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I’ve Been Robbed

I’ve Been Robbed

June 4, 2008 12:45 amComments are Disabled

When I signed up to take the University of Chicago class Global Warming, with professor David Archer, I was not surprised when I went to buy the required readings for the course and found the main textbook priced at $50. I was also not surprised to find that the book, Global Warming: Understanding the Forecast, published by Blackwell, was written by Dr. Archer himself. After all, I have taken many classes which have, as part of their syllabi, works written by the instructor. However, I was unpleasantly surprised when I opened the textbook “for non-science major undergraduates” and discovered something: It was terrible.

The book Global Warming reads like a third grader wrote it. Interspersed with barely passable “scientific” charts are editorialized comments about dominoes, bricks, and how wonderful carbon is. Furthermore, the grammatical and stylistic mistakes made throughout have me convinced that not only is this published book at best a first draft, but no editor ever made it through reading it before press time.

“Stick with me and everything will all tie together in the end,” reads a sentence on page 42. Apparently the world is “bouncing around like Jell-O,” as I learned on page 54. At one point, I learn all about the author as I’m reading: “The 10-day forecast says showers the weekend after that, but no one believes the end of a 10-day forecast anyway. They’re better than they used to be, but 10 days is still something of a crap shoot. And here I am sitting down to write about forecasting the climate 100 years from now” (page 56).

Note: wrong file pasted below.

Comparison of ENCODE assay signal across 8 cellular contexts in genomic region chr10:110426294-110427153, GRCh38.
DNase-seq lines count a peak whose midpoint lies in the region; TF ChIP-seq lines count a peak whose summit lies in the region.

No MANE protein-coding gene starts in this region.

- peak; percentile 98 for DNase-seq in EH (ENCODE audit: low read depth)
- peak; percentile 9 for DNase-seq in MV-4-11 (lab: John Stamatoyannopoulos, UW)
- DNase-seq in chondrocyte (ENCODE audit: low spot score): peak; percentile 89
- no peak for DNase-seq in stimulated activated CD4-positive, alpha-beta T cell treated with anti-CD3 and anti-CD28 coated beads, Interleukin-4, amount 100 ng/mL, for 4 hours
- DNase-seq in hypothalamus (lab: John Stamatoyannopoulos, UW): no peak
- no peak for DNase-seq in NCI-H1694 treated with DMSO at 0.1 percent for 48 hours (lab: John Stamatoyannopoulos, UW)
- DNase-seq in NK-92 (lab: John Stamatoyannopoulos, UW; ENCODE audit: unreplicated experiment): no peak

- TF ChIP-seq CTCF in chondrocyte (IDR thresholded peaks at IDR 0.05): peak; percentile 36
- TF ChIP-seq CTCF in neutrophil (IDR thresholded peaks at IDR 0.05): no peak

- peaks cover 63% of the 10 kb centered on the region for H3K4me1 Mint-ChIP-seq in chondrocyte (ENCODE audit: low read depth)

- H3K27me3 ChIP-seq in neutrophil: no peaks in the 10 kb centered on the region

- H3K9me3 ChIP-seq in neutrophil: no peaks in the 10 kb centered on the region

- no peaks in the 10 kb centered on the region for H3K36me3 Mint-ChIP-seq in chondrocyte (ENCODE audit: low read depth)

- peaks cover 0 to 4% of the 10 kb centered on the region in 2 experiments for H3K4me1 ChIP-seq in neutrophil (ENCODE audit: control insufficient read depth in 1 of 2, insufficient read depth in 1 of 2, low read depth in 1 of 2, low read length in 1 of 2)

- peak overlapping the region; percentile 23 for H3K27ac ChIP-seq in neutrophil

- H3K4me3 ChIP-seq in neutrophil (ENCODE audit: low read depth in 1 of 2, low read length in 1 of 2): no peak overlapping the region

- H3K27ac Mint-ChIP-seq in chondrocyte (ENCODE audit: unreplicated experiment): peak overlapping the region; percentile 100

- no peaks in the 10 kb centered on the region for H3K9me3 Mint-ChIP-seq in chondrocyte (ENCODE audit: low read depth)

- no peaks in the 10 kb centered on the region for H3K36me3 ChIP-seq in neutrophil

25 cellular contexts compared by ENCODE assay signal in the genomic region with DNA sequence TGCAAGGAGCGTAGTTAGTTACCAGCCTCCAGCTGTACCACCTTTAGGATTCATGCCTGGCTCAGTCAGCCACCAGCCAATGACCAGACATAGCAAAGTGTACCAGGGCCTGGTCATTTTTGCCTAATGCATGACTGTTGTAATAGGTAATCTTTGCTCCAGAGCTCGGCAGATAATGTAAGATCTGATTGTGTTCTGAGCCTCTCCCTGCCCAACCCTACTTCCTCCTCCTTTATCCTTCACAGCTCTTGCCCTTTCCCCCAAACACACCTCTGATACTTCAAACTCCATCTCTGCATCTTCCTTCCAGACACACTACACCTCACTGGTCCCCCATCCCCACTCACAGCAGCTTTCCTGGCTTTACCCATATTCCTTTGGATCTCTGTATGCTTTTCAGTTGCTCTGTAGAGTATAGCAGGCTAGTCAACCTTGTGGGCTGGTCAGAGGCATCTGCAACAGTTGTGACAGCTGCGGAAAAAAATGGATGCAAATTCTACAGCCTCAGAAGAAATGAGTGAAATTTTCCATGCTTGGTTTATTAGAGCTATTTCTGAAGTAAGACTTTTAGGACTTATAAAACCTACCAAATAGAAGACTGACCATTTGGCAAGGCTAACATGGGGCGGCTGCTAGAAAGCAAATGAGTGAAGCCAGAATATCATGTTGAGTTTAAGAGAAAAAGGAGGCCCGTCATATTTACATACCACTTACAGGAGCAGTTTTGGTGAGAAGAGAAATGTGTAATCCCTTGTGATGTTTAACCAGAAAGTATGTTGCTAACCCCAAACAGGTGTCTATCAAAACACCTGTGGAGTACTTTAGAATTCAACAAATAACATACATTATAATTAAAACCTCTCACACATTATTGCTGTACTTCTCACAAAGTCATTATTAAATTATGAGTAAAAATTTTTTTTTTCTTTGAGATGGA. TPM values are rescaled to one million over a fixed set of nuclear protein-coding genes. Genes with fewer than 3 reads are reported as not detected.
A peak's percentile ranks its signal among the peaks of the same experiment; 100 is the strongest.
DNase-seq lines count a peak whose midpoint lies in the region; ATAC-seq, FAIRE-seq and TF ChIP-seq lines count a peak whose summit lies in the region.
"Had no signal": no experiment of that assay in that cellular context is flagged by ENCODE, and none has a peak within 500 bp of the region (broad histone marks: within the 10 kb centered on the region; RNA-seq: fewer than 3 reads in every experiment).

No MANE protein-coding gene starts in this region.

“It takes time for the climate of the Earth to reache equilibrium” (page 135), apparently because we are in ye olde times. On page 62 there is chart of Foucault’s pendulum, with the labels “Dominoes are safe” and “Dominoes awaiting their doom” to illustrate how safe the proverbial “dominoes” are based on the pendulum’s location on the earth. On page 156 there is a chart with “Watch me tip over” written as a label on what is apparently supposed to be an ice shelf. On page 170 there is a chart “Lambchops vs. sheep” which apparently illustrates how the Tragedy of the Commons works. In another attempt to illustrate the complex principles of economics, the book explains: “If the economy grows by 5% each year, everyone gets rich and shoeshine boys trade stock tips” (page 176).

Photosynthesis is a “nifty trick,” the fact that biomolecules are hydrocarbons is “amazing stuff” (page 87), and my favorite: “One could imagine an extract-the-juice-from-a-popsicle-on-a-hot-day curve. The popsicle consumption rate starts off slowly a the beginning because the popsicle is too cold to eat, then at the very end you have to swallow the last half of the popsicle in one gulp to keep it from hitting the sidewalk” (page 104).

(I don’t care what the subject is, but the words “popsicle” and “gulp” should never be in any academic textbook.)